There is something beautifully innocent about the way this week's visit to Galway by Kenyan Olympic 800m gold medallist David Rudisha and his coach Brother Colm O'Connell came about.
Although there are just 23 Kenyan adults living in Galway, as a community they are hugely proud of their rich heritage and eager to highlight everything that is positive about their homeland.
And so, this Kenyan-Irish community sent a request to O'Connell and his star pupil to visit Galway city. It was a lovely, simple request, sent straight to source; a request that received an immediate and positive response from the recipients. The Kenyan community in Galway also had a great ally in Richard Donovan, race director of the North Pole Marathon, who immediately agreed that his company would underwrite the visit of O'Connell and Rudisha.
Running, especially ultra-distance, has long been a passion for Donovan, whose brother Paul won a silver medal in the 3,000m at the World Indoor Track Championships in 1987. It was Donovan's commitment to underwrite the trip from Kenya to Ireland that put the final seal on what is sure to be a very special event this weekend in the City of the Tribes.
The Galway Kenya Run on Saturday afternoon will incorporate a short track meeting at the Regional Sports Centre in Dangan, located just two miles from the city centre on the N59. Admission to the track will be free, but donations will be gratefully accepted to the event's designated charities – Self Help Africa, Galway Simon Community and O'Connell's teacher-training programme on HIV/AIDS in Kenya.
This is a rare opportunity to witness the Olympic gold medalist and 800m world record holder in action on an Irish track and Rudisha has confirmed that he will take part in what should be a low-key and fun celebrity 800m.
There will be an elite mile on the programme and Paul Robinson of St Coca's AC is expected to race in this event, which will include a number of international athletes. It is a long time now since a young Paul Donovan became the only Galway athlete ever to break four minutes for the mile; the former world indoor silver medallist will – along with his brother – play a central role in organising this track meeting with a difference.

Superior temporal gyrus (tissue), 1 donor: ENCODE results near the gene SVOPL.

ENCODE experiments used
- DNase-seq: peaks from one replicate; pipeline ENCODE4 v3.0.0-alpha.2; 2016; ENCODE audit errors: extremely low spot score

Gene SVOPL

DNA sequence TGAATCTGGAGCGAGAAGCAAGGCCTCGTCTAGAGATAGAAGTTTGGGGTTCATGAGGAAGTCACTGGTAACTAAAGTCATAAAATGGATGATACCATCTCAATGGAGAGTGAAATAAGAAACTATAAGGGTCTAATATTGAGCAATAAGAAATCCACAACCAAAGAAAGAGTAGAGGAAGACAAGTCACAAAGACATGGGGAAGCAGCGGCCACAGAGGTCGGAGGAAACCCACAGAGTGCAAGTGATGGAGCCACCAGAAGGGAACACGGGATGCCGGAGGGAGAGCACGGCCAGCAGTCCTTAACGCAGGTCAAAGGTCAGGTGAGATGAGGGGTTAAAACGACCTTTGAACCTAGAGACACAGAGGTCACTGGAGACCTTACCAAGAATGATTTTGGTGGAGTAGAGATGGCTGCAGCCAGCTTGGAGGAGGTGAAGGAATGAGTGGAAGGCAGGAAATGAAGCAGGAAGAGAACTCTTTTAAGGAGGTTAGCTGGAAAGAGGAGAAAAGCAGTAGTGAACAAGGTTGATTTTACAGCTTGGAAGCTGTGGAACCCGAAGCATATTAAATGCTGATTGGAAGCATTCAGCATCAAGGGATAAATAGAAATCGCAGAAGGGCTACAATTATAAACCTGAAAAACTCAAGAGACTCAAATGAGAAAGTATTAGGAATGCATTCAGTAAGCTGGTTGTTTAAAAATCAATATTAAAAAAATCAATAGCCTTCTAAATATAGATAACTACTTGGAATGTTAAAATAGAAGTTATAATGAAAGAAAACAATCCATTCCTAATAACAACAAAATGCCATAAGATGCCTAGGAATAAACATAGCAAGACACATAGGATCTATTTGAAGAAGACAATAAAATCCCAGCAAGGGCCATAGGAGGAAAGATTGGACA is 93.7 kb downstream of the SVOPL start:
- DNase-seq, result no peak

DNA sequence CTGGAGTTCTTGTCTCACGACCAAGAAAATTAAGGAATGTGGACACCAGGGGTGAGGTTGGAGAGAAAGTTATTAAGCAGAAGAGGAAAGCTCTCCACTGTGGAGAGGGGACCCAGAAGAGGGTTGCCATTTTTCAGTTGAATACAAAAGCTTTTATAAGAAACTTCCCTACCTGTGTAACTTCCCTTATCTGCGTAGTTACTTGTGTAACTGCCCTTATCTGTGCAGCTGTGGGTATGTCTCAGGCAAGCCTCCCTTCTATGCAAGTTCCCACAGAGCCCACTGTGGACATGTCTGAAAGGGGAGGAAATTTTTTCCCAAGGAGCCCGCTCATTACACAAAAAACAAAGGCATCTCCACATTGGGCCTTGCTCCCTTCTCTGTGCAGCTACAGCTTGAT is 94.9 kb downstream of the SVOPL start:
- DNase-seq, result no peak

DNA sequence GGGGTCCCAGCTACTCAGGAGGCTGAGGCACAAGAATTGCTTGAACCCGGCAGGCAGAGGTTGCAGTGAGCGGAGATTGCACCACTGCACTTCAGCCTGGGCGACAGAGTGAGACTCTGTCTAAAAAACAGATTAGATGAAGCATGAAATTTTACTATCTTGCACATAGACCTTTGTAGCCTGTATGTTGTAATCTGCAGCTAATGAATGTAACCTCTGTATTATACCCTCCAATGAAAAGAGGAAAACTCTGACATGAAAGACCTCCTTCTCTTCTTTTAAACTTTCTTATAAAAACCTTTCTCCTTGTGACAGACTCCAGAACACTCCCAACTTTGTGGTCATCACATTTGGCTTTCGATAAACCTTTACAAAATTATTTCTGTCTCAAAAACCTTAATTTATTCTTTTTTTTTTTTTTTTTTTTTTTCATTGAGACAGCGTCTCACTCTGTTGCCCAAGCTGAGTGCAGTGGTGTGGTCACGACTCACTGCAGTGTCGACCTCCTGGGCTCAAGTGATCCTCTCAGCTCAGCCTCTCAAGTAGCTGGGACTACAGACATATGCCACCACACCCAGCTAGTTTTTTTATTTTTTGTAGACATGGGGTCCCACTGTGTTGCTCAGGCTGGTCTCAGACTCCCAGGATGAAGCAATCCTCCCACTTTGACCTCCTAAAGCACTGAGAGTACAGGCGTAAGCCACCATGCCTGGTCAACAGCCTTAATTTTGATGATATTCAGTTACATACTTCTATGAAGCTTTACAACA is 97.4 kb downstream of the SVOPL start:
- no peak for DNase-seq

Robinson will be aiming to become the first man to run the mile in under four minutes on the Galway track, and the St Coca's athlete is in the right form to achieve this goal.
And there is a wonderful chance for a great local talent, Keith Fallon of Galway City Harriers, to show his prowess when he acts as the designated early pacemaker for the mile.
There will be a number of fun events on the programme, including several 800m races where everyone will be encouraged to walk, jog or run the two laps of the track. It's all shaping up to be a memorable weekend, culminating in a Q&A session with O'Connell and Rudisha at Bailey Allen Hall, NUI Galway, when Paul Donovan will conduct the interviews and members of the audience will have a chance to put their questions. Admission costs €10, with all proceeds going to the event's charities.
Today and tomorrow, O'Connell and Rudisha will be visiting schools in the Galway area and this visit to the west by an extraordinary Irish coach and an inspiring and brilliant athlete is an occasion not to be missed – especially for young athletes and their coaches.
A year ago, O'Connell and Rudisha held athletes and coaches enthralled at a seminar in Dublin organised by Coach of the Year Teresa McDaid. This seminar was a brilliant experience with lasting resonance and I expect that the same will be true of the Galway event. Welcome back Brother Colm and David.